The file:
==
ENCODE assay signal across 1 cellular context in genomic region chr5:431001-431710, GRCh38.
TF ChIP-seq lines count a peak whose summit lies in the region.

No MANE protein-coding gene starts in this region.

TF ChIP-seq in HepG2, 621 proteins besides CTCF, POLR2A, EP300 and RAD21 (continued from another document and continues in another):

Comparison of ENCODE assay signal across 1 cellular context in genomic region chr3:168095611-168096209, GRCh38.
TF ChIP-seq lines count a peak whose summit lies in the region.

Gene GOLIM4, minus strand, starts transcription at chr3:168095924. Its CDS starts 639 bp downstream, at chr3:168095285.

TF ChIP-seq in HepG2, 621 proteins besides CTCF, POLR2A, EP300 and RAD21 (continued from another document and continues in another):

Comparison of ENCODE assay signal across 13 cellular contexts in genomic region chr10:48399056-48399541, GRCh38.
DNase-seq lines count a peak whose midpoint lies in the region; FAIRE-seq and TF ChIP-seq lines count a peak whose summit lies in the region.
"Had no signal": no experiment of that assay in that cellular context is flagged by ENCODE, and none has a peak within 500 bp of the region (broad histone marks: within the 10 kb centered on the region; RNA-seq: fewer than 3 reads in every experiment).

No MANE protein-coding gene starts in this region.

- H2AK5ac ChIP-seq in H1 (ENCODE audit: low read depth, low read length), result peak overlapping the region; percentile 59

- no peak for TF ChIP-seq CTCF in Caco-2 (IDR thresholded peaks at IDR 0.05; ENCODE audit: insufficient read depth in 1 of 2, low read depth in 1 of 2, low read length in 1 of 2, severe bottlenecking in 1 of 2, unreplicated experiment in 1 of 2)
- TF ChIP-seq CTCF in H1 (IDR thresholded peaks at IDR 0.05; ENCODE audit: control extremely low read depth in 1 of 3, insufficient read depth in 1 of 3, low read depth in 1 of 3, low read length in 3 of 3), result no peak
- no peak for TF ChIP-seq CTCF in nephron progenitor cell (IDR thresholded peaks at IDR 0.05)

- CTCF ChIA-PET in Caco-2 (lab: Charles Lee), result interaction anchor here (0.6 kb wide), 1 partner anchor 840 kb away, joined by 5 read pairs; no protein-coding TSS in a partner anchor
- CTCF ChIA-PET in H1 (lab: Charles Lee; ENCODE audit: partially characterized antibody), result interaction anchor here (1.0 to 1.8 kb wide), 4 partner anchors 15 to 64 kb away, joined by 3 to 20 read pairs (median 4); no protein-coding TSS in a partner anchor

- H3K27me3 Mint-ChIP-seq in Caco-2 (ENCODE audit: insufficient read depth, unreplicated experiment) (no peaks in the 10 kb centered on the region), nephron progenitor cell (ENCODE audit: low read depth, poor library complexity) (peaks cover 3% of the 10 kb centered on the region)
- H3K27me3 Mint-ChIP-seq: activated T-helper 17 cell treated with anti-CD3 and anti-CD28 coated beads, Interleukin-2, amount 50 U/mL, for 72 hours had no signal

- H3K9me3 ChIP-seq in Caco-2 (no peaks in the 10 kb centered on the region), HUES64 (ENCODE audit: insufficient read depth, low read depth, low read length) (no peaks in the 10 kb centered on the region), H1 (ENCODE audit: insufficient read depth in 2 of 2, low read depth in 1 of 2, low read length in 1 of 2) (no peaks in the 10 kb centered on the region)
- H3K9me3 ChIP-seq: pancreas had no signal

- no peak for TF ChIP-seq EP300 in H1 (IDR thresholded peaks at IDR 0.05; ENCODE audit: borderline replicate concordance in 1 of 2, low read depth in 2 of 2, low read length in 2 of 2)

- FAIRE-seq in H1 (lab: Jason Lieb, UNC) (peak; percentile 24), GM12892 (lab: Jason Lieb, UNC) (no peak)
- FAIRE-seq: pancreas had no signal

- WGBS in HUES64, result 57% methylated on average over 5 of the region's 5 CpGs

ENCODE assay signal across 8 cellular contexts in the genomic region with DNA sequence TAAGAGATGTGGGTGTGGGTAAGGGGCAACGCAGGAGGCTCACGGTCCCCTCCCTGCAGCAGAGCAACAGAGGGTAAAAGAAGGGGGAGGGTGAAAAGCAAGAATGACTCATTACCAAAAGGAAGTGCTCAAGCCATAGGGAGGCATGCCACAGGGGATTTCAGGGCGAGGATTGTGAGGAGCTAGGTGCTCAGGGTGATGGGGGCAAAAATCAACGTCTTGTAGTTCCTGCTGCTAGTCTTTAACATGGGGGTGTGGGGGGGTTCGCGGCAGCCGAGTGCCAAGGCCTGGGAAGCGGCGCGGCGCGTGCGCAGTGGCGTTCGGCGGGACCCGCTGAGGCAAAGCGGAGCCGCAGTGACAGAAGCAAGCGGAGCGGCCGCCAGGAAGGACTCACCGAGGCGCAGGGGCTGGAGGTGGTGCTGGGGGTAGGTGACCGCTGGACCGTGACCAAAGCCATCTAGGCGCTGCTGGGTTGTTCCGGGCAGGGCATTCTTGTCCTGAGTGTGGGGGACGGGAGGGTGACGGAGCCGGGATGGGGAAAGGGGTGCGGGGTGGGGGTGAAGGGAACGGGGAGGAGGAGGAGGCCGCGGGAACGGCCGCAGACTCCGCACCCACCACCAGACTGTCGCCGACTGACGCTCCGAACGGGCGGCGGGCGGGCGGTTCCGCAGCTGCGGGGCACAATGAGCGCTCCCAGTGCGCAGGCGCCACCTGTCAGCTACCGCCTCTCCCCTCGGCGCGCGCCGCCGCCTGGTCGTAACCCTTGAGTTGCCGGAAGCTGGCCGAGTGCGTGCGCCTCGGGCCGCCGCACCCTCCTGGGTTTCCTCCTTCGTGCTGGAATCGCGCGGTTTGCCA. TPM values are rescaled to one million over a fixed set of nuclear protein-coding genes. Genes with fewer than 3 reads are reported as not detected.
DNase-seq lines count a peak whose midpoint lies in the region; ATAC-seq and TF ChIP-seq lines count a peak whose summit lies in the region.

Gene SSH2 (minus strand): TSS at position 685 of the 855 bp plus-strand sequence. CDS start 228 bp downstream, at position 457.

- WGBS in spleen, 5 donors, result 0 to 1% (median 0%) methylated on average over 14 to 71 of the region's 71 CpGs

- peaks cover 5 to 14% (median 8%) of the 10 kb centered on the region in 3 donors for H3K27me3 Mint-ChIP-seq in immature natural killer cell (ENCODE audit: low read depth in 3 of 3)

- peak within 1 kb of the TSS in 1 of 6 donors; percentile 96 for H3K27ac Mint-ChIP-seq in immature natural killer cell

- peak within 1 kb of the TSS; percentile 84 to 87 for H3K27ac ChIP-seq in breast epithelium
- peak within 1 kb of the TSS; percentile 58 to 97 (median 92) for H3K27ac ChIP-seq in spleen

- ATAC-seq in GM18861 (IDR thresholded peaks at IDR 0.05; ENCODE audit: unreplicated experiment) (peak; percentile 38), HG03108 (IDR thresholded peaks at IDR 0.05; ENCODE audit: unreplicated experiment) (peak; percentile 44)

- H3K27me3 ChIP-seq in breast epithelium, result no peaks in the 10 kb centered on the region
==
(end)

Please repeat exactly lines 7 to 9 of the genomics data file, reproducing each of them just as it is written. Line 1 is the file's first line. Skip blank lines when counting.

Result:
Gene GOLIM4, minus strand, starts transcription at chr3:168095924. Its CDS starts 639 bp downstream, at chr3:168095285.

TF ChIP-seq in HepG2, 621 proteins besides CTCF, POLR2A, EP300 and RAD21 (continued from another document and continues in another):

Comparison of ENCODE assay signal across 13 cellular contexts in genomic region chr10:48399056-48399541, GRCh38.